Monday, April 1, 2013

Review: The Montana Stories, by Katherine Mansfield


Pages: 327
Original date of publication: 1921-1928
My copy: 2007 (Persephone)
Why I decided to read:
How I acquired my copy: Persephone subscription, October 2012

Katherine Mansfield wrote the 25 stories in this collection during the 9 months she spent at Montana sur Sierre in Switzerland, seriously ill with tuberculosis. The stories are arranged in the order she wrote them, and many were left unfinished. Some characters are recurring; Mansfield also gained inspiration from other writers, including Chekhov, Louisa May Alcott, Virginia Woolf, Henry James, and DH Lawrence.

Mansfield chastised herself for writing “lowbrow” stories and made jokes about them (“the Mercury is bringing out that very long seaweedy story of mine ‘At the Bay.’ I feel inclined to suggest to them to give away a spade an’ bucket with each copy…”); but as the publisher’s note at the end says, “what choice did she have?” Mansfield wrote herself that she did not consider herself a good writer. But what we see in Mansfield’s stories is an interest in human relationships; we also see, in this period leading up to her death, an increasing interest in mortality. What these stories show is an interest in the diversity of life, for Mansfield wrote about all types of people going though all types of situations.

The note at the beginning says that Mansfield would not have approved of having these unedited stories anthologized, and it’s easy to see why. Many of the unfinished stories here are more like ideas for stories rather than fully fleshed out stories. Several of the stories were left unfinished because Mansfield turned her attention to writing magazine articles in order to pay for treatment; still, you get the impression that these stories have a lot of potential. Some of the finished stories were published in Sphere magazine and are here accompanied by (highly stylized) illustrations.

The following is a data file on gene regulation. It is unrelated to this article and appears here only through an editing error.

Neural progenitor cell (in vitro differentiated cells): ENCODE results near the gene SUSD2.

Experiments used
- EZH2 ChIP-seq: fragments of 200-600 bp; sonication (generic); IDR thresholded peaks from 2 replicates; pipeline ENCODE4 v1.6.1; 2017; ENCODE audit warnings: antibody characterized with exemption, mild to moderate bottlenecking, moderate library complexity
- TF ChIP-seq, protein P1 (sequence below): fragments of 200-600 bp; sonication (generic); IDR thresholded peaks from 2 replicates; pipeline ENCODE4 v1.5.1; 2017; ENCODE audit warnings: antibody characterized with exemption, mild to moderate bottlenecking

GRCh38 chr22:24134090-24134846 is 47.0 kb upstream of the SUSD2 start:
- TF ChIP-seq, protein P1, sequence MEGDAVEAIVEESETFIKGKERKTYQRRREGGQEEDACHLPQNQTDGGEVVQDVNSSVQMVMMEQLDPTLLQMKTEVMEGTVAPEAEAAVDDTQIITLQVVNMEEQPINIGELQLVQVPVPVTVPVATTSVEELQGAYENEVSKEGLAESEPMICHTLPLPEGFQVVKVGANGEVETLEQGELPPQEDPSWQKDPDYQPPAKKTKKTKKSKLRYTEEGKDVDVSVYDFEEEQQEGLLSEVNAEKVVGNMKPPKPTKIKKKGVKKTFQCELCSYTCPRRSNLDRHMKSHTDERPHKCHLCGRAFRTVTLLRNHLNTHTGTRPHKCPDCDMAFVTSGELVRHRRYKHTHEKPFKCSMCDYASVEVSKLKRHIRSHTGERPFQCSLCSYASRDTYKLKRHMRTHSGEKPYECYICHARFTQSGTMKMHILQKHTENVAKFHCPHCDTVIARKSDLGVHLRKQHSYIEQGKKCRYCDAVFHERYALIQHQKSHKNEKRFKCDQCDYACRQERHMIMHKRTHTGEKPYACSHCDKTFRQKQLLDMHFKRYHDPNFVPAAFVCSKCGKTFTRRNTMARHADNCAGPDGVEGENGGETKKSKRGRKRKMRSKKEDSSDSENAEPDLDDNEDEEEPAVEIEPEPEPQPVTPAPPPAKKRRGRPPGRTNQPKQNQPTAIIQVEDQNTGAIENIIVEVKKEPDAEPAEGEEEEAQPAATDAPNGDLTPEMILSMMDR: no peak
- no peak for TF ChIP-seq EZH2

Extracts of Mansfield’s diary from this time are reprinted in the publisher’s note at the end of the book, and give the reader a sense of context. In all, this is an interesting glimpse into the mind of an author who knew she was dying and yet had one of the most creative periods of her life (perhaps fueled by the fact that she knew she was dying?). As Mansfield wrote in her journal, “Stronger than all these desires, is the other, which is to make good before I do anything else. The sooner the books are finished, the sooner I shall be well, the sooner my wishes will be in sight of fulfillment.”


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